“Would you give up anything to protect our democracy?”

“Do we need to live in a democracy?” asked Susan Labandibar, the regional coordinating organizer of Swing Left, at Pizza, Press & Politics, a speaker series hosted by the School of Journalism at Northeastern University, on Oct. 11.

Her answer is most definite: Yes. She directed her question to an audience of mainly young students, impressing upon them their direct role in the future of American politics, as she discussed her work as a political organizer with Swing Left, a national organization founded in the wake of the 2016 presidential election by people from different industries, including tech, media, finance, nonprofits, and art, she explained.

The organization helps voters find and commit to supporting candidates they define as “progressives” in their closest swing district. Their goal is to help Democrats win a majority in the US House of Representatives in the 2018 midterm elections, which are Nov. 6. There are currently 238 Republicans and 197 Democrats in the House.

A common problem for political organizations around the country, Labandibar pointed out, is a large gap between the ease of crafting an online presence and the capacity to mobilize volunteers in real life for building a social movement. “What you have is this incredibly powerful tool but you don’t have the capacity behind it to actually deliver,” she said.

Nonetheless, she believes many of the problems facing the country right now can be solved by young people and offers her experience to help them.

While working with Swing Left, Labandibar said she has learned both the limits and benefits of technology in activism, as well as general strategies to keep in mind for new activists.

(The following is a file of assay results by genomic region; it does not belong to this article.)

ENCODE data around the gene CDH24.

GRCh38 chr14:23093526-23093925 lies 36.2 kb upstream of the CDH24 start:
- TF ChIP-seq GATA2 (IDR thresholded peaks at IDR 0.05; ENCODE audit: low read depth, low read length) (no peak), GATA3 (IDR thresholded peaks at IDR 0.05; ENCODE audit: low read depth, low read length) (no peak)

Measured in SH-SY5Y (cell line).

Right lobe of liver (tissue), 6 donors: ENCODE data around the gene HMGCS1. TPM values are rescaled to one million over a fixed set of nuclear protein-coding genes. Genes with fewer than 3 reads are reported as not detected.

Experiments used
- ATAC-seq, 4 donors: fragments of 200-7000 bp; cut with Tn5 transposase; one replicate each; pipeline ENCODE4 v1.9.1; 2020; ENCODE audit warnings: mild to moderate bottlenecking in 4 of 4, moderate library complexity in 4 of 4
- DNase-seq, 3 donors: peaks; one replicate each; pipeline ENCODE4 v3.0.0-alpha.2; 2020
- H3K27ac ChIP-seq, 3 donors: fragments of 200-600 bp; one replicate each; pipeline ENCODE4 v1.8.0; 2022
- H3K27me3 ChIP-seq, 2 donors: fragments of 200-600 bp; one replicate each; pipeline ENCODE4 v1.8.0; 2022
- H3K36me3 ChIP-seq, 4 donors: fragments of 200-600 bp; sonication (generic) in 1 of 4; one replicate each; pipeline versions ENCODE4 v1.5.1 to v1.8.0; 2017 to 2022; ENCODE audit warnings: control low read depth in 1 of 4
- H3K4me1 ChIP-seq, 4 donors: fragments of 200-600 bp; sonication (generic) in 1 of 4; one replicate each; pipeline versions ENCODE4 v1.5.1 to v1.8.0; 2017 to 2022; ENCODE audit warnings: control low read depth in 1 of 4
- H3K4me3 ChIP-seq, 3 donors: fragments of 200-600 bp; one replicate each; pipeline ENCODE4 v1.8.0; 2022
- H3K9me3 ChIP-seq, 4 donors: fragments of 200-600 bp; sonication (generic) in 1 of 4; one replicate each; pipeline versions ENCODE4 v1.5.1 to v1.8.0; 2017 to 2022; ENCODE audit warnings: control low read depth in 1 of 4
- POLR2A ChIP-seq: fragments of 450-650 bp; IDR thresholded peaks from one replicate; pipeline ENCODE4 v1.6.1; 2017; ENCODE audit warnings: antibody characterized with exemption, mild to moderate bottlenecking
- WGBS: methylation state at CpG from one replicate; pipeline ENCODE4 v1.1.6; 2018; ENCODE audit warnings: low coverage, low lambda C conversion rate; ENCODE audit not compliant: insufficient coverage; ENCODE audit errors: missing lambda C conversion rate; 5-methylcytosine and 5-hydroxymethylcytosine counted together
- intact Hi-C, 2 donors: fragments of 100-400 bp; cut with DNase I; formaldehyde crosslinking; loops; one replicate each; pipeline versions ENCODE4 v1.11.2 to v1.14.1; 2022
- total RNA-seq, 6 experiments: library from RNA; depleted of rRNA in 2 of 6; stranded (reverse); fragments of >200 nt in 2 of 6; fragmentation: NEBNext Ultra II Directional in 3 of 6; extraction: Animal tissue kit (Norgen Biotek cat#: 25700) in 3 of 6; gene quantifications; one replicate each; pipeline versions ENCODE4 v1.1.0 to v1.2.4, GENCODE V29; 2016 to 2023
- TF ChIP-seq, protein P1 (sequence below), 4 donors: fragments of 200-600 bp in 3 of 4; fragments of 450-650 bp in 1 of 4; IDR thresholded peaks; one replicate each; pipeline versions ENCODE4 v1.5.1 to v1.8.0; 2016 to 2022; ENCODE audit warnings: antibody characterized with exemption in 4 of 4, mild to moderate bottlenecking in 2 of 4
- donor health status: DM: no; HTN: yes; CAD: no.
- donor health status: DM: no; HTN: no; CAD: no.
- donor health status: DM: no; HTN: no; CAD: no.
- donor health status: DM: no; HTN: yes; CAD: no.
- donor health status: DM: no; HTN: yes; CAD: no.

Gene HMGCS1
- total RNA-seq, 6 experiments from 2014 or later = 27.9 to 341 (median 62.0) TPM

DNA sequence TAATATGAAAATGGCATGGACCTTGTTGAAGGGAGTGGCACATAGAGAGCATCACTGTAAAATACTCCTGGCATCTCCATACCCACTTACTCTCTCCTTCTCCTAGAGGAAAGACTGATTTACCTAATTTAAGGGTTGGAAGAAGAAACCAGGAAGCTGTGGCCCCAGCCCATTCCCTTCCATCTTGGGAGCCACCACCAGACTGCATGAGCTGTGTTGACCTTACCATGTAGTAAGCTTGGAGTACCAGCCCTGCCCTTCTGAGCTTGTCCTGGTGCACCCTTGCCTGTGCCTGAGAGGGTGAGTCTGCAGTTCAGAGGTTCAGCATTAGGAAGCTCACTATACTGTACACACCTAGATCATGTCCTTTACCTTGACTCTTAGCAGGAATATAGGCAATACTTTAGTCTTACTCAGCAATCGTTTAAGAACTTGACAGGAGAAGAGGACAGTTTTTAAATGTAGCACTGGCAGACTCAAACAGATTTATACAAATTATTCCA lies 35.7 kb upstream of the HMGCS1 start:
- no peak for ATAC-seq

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Some lessons:

“Put information out there. Don’t lock it. Let people contribute to it,” she said. Using online documents like Google Docs, where
participants have the ability to view and edit, is a simple and inclusive way to share information, as opposed to using website links, she said. Labandibar even places her phone number on Google Docs she shares with the public.

Avoid the pitfall of overhyping the technology and the platform and understand that they are just tools for organizing and mobilizing

Using social media heavily runs the risk of leaving out people who are not tech-savvy. For Swing Left, email newsletters have proven
to be a much more effective platform than any form of social media.

Use “fear of missing out” to persuade and engage people. It is the number one reason why people volunteer. If you have an interesting
idea for the campaign, look for “trailblazers,” people who are charismatic, have a large network, and can persuade their friends to join the cause.

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